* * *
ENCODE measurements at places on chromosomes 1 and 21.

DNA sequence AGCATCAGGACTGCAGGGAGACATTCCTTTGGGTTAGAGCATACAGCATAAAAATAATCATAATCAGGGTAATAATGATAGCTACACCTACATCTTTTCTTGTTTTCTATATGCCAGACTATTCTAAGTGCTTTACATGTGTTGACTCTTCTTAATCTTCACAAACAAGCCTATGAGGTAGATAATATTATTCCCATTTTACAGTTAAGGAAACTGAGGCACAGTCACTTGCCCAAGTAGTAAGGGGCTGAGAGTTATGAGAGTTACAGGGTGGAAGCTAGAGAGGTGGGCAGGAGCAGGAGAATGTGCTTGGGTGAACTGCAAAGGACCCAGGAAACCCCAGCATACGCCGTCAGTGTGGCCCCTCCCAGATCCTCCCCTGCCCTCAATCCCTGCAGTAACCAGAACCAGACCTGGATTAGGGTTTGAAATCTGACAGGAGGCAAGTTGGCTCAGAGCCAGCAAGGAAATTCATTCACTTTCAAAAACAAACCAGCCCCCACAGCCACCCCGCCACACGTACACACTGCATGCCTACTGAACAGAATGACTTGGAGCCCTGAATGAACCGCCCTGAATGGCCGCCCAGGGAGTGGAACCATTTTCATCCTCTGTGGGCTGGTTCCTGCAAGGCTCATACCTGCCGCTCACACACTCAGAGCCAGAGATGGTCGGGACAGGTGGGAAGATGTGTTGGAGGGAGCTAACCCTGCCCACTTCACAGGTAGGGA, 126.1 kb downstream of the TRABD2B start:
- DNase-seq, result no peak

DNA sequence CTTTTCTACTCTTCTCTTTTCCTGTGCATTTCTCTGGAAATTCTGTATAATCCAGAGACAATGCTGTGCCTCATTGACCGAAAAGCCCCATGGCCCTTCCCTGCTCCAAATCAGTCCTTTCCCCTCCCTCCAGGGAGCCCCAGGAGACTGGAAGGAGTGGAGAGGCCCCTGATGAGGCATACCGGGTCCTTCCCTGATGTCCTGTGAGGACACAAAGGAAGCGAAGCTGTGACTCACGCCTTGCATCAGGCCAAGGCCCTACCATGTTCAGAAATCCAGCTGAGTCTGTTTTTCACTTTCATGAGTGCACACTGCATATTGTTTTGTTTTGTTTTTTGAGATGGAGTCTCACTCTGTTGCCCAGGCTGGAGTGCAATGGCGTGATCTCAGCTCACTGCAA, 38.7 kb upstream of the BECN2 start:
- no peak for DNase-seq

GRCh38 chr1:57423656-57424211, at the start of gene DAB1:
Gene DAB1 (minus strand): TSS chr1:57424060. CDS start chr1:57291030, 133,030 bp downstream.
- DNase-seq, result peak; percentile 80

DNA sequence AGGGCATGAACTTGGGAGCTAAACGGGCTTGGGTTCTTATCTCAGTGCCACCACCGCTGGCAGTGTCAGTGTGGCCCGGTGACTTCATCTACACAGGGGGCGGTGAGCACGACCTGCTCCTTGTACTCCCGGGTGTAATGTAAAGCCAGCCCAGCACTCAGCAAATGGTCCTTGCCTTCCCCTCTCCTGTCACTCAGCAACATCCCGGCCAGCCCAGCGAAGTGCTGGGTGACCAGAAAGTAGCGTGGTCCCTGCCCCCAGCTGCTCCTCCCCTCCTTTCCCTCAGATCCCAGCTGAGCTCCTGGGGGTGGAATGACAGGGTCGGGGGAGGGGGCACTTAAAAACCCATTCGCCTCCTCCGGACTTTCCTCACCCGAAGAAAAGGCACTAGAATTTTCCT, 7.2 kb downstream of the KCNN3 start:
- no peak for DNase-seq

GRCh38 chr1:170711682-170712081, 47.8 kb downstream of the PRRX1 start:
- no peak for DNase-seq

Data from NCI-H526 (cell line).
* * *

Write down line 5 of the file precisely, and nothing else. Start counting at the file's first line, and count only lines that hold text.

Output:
- no peak for DNase-seq